An Honest Question

I’m leaving for the West coast today.  I’m taking three of my daughters with me.  I would say that I’m excited, but I have to get through the TSA checkpoint before I even indulge in latent feelings of glee.

Last year, when we matched wits with the TSA agents, it seemed to go well enough.  My youngest daughter was somewhat terrified of the experience.  I decided that my strategy would be to play it cool the entire time.  No rush.  Just give gentle instructions.

“No worries, honey.  Take your shoes off.  That’s right.  Place them in that bin.  Put your backpack in there…”  While most people would not be able to decipher any of her behaviors now, my youngest is on the autism spectrum.  Flying for the first time activated her, and she struggled with perseveration, rigidity, anxiety, and clinginess in ways she had not for a long time.  She had practically wrapped herself around my leg like a juvenile koala bear.

Meanwhile my oldest daughter, the college student, was leading the other girls through the TSA like Winston Churchill! Her commanding presence and sharp instructional voice were heeded by every single person in line–even the other people around us.  People just seem to follow her.  She is a natural leader, and I don’t say that like a proud parent.  It is just a fact.  The first time I put her in a room full of toddlers she started herding them like sheep, and they didn’t seem to mind!

By the time I got myself and my youngest daughter through the checkpoint, a TSA agent approached us and said, “Hey, your mother is waiting for you over there.”

My mother?

My daughter and I looked at each other quizzically and then at the TSA agent.

“Our mother?” We looked around in confusion.

“Yeah, your mom.  She’s over there.  She’s waiting for you with your sisters.”  She pointed to my oldest daughter standing with her hands on her hips.

I felt confused.  Clearly, that person is not my mom.  I’m the mom.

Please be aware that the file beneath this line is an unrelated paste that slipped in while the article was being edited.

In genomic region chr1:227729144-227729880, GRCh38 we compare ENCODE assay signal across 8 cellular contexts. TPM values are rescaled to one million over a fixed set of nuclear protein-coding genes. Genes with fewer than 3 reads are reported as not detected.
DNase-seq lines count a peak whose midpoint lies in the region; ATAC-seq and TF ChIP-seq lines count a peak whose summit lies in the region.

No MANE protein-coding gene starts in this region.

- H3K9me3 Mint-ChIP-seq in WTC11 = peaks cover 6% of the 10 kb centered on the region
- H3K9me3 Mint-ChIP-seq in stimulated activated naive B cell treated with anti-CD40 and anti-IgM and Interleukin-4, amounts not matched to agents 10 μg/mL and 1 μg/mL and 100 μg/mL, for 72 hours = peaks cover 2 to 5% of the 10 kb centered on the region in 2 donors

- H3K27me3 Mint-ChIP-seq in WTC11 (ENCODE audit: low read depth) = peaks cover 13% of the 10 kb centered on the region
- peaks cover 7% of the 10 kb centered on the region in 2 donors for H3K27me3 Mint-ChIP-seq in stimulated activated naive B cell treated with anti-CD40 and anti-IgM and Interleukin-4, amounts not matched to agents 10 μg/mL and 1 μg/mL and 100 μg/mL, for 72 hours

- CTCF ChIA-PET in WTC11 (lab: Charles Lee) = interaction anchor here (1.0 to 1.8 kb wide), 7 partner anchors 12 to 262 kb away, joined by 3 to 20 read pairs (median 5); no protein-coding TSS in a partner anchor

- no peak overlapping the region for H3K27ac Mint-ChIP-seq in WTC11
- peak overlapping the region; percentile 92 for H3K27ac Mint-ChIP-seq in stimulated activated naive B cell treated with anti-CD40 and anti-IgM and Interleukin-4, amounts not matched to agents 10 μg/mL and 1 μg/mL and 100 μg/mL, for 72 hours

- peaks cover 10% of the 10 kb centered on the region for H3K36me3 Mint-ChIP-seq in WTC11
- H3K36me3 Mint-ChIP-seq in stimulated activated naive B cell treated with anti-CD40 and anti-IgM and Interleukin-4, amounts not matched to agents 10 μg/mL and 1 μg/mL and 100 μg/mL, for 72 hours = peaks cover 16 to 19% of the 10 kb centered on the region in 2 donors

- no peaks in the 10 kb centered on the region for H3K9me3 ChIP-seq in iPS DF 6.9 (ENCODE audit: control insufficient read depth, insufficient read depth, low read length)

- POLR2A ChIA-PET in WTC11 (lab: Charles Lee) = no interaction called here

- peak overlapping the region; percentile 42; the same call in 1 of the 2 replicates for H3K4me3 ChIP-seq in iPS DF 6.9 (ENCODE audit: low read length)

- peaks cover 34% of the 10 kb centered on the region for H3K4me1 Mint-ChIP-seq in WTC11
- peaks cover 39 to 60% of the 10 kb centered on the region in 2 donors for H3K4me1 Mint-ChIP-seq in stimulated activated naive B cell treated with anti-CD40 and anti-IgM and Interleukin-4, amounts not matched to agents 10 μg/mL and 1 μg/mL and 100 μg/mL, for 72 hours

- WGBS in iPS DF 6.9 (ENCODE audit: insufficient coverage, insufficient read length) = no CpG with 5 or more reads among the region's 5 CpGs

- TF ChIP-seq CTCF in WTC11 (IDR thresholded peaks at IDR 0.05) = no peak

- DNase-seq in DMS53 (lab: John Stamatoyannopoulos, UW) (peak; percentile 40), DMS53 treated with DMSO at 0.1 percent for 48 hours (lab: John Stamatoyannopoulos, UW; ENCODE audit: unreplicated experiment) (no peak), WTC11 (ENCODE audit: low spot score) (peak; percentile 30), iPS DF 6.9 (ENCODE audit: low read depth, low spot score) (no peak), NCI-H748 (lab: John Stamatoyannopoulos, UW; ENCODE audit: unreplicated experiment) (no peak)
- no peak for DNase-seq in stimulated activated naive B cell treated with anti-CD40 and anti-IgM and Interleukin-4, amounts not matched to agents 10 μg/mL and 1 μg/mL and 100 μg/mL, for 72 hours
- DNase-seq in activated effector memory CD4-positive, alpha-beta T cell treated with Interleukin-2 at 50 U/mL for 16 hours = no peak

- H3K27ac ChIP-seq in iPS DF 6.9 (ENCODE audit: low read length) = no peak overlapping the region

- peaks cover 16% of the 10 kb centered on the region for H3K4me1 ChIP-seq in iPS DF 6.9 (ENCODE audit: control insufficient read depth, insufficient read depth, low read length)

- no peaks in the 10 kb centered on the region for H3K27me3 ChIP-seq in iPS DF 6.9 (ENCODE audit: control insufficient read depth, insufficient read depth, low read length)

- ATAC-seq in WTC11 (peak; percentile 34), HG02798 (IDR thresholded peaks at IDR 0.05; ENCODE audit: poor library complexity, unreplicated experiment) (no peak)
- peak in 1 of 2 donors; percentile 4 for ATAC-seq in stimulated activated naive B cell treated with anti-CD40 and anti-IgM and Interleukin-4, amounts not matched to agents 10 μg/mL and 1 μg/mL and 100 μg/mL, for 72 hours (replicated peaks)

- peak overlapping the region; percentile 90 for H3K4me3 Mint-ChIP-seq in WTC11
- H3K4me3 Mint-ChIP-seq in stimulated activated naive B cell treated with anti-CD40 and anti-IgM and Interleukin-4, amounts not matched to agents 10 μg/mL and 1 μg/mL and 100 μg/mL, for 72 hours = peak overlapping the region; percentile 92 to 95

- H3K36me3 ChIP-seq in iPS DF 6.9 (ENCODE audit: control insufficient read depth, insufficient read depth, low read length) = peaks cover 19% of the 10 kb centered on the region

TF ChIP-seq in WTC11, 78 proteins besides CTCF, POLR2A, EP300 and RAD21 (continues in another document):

“Uh…she isn’t my mom.  I’m the mom.  This is my daughter right here, and that is my oldest daughter,” I said stifling a laugh.

The TSA agent looked at us both.  Now, she looked confused.  She then asked, “Are you sure?”

Am I sure?!

“I’m pretty sure,” I clarified.

She gave me the once-over, shrugged, and walked away.  My youngest daughter could not wait to tell her oldest sister about this “mix-up” in our identities, and my oldest daughter was called “Mother” for the duration of our trip.  It is a story that she will never live down–that time that the TSA Agent thought she was my mom.

I share this story because 1) it’s funny and 2) it’s reflective of the stress of getting out there and doing.  There are so many reasons why you shouldn’t do what you want to do.  Why you shouldn’t start building a life that you want to live.  I know this.

Alfred D’Souza said this:

For a long time it seemed to me that life was about to begin – real life. But there was always some obstacle in the way, something to be gotten through first, some unfinished business, time to still be served, a debt to be paid. Then life would begin. At last it dawned on me that these obstacles were my life.

The obstacles will never go away.  Real life will always be real life.  Unfinished business will always remained unfinished.  There will always be debts.

If that is truly the case, then…why not get started? I’m not being inspirational.  I’m asking an honest question.

If not now, then when? As I oft say, it is a question worth considering.

With that final question, I bid you a lovely two weeks.  I’m now off to face off with the TSA.

Shalom to you…xoxo

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